Memoirist, biographer and translator Baxter (Von Sternberg, 2010, etc.) turns his sensuous walking tours of Paris into the written word, with gratifying results.
The author does what he does best—short chapters that explore some engaging nugget of Parisian culture or history, in a pace and voice that are both gentle. Goaded by a friend to put his voluminous knowledge of Paris to use as a walking-tour guide to literary and other artistic haunts, he accepted the challenge and found a calling. Baxter enjoys amusing and being amused, and he has pocketfuls of colorful background stories that create atmosphere. He is of the Henry Miller school—give him the boulevards known for sex and crime, food and drink, the opium dens and the absinthe bars, the art galleries selling salacious photographs—and he pulls it all off with an air of charm and calm. On his tours, the plans are open-ended; he digresses as needs be, perhaps into a story about how the lock to his house broke when he was about to leave for Christmas Eve at his relatives’, or the curious interlude with a performance artist claiming to have known Marlene Dietrich. Readers can feel his elation at being out and about, experiencing the antique weather in the small passageways, cruising down Haussmann’s sidewalks, dropping into cafés famous and obscure and exploring anything Hemingway. He is the flâneur’s flâneur: “Visitors didn’t want their Paris. They wanted mine. Plenty of time when they got home to read Flaubert or a history of the French Revolution. What they wanted now was to reach out and touch the living flesh—to devour and be devoured.”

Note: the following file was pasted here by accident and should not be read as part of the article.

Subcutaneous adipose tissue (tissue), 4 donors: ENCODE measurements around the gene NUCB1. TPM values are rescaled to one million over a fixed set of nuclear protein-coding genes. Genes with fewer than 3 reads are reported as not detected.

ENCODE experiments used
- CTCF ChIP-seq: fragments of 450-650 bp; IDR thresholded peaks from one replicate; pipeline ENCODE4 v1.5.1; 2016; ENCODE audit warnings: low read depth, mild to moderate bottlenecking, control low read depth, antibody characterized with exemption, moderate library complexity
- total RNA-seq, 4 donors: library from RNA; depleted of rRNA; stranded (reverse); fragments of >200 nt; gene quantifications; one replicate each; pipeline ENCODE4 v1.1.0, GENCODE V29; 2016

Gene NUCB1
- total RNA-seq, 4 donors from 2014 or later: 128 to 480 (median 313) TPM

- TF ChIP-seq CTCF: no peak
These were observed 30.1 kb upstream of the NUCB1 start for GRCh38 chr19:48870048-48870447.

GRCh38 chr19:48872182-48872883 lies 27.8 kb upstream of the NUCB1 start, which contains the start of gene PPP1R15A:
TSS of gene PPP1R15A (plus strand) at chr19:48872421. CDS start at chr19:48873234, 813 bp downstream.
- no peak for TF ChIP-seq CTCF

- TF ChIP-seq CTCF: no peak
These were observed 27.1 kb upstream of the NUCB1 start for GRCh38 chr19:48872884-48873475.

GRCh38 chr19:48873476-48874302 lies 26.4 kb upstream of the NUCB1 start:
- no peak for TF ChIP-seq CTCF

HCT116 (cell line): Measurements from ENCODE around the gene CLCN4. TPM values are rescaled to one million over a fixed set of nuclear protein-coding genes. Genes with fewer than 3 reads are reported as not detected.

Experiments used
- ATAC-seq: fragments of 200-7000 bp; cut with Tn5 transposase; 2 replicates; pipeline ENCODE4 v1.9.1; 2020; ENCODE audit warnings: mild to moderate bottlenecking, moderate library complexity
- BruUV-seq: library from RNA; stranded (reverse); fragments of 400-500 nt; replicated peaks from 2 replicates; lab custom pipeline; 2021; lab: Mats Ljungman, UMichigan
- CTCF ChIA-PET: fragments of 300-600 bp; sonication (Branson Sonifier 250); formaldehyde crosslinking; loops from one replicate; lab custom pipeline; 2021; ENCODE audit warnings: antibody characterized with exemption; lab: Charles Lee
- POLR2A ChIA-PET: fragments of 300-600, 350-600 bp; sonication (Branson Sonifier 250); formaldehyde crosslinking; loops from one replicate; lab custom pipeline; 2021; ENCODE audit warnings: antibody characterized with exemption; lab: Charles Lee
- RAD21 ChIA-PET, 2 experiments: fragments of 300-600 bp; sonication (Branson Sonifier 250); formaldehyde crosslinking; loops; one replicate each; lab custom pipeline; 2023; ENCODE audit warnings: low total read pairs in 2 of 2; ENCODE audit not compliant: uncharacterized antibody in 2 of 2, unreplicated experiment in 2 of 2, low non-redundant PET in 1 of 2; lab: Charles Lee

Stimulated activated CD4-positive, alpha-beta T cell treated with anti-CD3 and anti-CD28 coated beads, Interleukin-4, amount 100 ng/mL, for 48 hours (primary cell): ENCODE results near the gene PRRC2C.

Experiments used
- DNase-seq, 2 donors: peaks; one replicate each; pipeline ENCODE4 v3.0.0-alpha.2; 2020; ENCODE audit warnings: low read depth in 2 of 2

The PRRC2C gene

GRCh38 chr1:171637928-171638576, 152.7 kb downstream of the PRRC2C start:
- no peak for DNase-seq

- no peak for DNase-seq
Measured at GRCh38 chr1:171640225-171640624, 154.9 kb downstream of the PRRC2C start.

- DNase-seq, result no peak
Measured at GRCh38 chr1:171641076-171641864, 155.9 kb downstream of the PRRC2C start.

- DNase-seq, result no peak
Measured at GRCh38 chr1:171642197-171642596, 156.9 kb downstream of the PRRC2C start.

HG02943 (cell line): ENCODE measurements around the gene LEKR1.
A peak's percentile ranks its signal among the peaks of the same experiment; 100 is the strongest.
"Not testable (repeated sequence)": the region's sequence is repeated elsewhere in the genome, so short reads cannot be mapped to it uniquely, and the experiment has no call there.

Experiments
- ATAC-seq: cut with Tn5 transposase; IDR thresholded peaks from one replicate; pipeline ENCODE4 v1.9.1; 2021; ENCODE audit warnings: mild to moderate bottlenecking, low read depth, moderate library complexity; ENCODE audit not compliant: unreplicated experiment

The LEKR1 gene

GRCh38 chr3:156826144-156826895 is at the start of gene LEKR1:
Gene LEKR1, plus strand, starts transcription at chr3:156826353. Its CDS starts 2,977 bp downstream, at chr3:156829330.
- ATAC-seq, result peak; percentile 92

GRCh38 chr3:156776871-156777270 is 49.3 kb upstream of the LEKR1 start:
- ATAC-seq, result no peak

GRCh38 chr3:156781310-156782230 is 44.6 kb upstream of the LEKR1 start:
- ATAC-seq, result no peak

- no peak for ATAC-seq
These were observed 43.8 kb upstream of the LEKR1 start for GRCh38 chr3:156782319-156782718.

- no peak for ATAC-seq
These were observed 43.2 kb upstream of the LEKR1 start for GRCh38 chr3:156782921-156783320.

Walking through Paris with Baxter is really what bien-être is all about.